Last month, Intel showed off its 80 core chip capable of handling a trillion calculations per second, or one Teraflop. As a brusque reflection of the current status quo in the microchip industry, AMD has now showcased its own Teraflop design.
A Flop - or Floating point Operations Per Second - is a term usually applied within a supercomputing context, but AMD says this latest breakthrough shows promise for applications much further down the food chain.
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A Teraflop home PC is unlikely anytime soon, but as a proof-of-concept both CPU vendors have shown that the idea is at least possible. Still, it's a long way off. A Teraflop is ten-times the performance of most high-end servers that handle around 100 billion calculations per second.
AMD hasn't done everything on a single chip like Intel - instead two dual-core Opteron processors are used. The company says the tech "helps raise the bar...by leveraging sophisticated, massively parallel processors, generally used for 3D graphics applications, to solve real-world problems."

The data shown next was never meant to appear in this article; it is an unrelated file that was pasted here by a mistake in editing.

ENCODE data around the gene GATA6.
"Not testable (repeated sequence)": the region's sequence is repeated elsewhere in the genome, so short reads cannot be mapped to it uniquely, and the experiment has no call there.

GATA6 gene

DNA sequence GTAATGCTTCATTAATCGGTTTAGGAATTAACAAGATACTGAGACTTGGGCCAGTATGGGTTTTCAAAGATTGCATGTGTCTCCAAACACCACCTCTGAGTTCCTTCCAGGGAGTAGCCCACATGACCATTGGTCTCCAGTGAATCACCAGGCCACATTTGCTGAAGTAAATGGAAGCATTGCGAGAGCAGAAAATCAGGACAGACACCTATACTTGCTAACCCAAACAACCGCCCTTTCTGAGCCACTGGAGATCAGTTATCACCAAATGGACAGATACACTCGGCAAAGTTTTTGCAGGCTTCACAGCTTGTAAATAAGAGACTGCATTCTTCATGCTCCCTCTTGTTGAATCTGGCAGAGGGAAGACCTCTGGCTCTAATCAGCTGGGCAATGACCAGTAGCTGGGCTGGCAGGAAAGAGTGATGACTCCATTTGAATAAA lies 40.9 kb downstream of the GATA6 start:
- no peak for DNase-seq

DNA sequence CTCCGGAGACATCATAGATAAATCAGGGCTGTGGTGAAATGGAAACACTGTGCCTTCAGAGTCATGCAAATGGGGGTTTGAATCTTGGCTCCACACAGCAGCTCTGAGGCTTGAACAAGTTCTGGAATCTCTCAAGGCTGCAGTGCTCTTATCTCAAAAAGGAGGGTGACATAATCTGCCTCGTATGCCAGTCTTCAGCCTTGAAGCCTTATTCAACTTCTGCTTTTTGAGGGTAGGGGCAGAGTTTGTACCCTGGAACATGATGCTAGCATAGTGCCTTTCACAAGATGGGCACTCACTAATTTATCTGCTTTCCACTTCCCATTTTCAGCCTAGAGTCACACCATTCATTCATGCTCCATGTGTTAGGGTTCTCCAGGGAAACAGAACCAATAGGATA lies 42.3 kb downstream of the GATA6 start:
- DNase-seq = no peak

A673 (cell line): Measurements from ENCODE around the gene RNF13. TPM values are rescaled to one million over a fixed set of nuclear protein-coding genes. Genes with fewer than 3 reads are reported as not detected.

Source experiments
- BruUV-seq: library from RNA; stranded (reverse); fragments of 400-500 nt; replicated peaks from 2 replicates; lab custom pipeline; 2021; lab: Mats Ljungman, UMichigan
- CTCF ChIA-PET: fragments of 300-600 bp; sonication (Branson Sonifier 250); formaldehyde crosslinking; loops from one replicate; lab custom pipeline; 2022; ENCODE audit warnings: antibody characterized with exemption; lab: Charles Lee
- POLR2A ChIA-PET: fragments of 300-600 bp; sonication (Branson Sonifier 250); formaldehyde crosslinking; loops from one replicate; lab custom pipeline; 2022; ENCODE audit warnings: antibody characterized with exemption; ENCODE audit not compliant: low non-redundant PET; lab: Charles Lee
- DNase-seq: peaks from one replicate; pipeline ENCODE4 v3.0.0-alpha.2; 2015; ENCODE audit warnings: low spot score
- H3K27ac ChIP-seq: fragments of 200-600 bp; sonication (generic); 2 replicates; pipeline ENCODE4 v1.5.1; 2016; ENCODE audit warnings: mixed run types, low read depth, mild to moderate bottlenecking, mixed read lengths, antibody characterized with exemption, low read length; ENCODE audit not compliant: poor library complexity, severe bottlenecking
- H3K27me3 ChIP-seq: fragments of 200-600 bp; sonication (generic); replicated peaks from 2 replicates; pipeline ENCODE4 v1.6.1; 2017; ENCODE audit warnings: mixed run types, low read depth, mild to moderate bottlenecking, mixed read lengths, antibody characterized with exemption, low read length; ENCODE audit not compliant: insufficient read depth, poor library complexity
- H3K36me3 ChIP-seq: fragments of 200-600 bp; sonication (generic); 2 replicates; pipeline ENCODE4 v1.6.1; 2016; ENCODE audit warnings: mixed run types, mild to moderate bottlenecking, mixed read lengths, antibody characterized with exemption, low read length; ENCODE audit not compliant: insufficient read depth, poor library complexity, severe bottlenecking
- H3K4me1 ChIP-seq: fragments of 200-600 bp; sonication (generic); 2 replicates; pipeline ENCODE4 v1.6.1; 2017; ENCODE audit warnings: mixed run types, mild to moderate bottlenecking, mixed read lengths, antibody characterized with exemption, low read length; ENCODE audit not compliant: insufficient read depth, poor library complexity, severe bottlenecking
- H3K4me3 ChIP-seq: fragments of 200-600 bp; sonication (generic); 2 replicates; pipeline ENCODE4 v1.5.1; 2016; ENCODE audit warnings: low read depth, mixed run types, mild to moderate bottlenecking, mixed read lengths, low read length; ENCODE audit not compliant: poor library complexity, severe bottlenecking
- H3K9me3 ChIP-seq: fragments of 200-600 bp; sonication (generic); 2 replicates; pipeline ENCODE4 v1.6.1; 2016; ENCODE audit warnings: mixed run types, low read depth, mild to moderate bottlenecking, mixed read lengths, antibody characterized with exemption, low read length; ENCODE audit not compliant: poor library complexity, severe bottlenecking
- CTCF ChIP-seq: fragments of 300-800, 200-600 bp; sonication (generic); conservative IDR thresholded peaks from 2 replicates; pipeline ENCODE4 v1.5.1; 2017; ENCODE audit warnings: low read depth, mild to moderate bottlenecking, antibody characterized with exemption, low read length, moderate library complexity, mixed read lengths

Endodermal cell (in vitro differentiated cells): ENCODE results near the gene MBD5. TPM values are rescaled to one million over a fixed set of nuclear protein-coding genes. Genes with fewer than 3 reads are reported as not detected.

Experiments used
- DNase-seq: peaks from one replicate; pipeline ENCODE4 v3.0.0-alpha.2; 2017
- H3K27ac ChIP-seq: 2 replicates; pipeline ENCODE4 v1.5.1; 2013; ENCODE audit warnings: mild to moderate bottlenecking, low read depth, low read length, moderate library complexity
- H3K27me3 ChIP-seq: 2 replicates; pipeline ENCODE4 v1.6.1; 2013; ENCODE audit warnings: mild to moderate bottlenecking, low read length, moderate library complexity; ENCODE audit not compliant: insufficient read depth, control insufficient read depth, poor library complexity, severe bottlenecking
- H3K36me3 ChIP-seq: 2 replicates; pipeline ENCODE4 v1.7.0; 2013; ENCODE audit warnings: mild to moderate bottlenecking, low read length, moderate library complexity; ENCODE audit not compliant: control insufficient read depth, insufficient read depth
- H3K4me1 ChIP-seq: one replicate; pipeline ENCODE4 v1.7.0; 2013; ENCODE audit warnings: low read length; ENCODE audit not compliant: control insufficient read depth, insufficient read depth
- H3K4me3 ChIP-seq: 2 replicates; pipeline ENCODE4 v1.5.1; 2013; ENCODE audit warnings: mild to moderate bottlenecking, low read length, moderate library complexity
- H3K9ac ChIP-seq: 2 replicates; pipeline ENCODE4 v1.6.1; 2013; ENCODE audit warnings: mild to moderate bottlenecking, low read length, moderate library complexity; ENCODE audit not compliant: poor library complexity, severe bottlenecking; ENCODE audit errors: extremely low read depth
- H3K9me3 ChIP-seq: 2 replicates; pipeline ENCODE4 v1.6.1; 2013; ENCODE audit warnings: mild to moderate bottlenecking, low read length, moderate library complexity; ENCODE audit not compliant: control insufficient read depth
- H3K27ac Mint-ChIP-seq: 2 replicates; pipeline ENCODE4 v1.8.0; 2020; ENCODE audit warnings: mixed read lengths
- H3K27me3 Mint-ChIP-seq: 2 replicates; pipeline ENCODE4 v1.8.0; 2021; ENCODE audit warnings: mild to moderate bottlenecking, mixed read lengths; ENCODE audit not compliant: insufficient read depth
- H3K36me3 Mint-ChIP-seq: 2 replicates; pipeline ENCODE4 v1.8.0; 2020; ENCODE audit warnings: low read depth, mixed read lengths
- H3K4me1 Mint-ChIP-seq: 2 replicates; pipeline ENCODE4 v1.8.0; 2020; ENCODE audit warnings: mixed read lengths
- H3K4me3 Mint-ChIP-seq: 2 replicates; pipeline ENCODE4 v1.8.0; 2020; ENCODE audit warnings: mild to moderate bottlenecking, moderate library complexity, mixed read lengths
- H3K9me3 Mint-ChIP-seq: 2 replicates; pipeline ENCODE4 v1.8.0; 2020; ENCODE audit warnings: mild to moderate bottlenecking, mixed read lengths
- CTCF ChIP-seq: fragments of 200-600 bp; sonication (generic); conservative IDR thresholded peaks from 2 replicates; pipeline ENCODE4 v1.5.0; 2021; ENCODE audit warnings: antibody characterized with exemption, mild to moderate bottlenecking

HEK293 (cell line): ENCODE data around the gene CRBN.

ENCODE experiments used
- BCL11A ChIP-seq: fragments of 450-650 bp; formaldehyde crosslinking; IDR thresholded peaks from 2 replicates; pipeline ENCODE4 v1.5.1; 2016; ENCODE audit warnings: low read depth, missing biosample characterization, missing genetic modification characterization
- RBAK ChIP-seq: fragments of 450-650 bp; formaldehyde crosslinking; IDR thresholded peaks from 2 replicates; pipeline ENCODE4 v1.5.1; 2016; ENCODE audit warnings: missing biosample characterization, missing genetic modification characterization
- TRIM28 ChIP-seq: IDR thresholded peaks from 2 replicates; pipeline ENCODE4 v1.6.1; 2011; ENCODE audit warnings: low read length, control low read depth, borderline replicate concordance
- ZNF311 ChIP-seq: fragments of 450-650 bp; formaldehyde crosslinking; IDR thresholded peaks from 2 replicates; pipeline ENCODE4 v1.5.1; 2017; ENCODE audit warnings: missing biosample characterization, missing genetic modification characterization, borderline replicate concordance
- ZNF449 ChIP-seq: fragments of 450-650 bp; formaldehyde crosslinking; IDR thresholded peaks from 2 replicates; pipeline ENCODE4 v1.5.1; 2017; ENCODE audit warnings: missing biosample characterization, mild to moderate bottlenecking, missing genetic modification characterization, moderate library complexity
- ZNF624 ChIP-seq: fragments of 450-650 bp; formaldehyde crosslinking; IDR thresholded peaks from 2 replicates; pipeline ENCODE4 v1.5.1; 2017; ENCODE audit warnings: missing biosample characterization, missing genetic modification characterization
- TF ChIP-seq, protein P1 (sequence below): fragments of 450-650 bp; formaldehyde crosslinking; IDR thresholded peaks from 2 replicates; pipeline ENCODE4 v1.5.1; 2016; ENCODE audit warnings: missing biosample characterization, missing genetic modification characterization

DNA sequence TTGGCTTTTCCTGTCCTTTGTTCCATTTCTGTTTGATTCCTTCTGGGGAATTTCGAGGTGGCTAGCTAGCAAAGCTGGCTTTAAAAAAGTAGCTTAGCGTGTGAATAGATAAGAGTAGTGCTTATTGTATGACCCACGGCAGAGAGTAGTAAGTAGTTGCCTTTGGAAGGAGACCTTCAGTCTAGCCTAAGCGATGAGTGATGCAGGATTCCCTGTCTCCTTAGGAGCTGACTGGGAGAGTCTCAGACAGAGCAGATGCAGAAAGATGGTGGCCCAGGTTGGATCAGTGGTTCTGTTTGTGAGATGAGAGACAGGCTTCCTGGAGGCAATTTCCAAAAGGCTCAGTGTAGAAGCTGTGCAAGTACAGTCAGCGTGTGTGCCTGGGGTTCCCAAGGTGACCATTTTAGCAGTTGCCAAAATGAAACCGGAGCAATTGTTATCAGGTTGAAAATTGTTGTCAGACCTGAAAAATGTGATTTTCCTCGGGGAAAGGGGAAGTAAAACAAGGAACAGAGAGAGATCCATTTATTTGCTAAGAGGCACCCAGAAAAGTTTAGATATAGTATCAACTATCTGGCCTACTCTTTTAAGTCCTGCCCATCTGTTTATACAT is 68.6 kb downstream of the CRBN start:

The so-called "Teraflop in a Box" system was demonstrated in San Francisco. It runs a standard version of Windows XP Professional. More interestingly, AMD's OpteronT dual-core server chip and two new AMD R600 Stream Processor and Graphics Processor were also showcased. The R600 is AMD/ATI's much-delayed new DirectX 10-capable graphics solution.
AMD didn't turn down the opportunity to, once again, pitch the 'New' AMD - a supposed reflection of its acquisition of ATI.
"The technology AMD demonstrated today is just one example of how the 'New' AMD is changing the game for our industry," said Dave Orton, executive vice president of visual media business at AMD. "Now that 'Teraflop-in-a-Box' is a reality, AMD can deliver an order of magnitude increase in performance."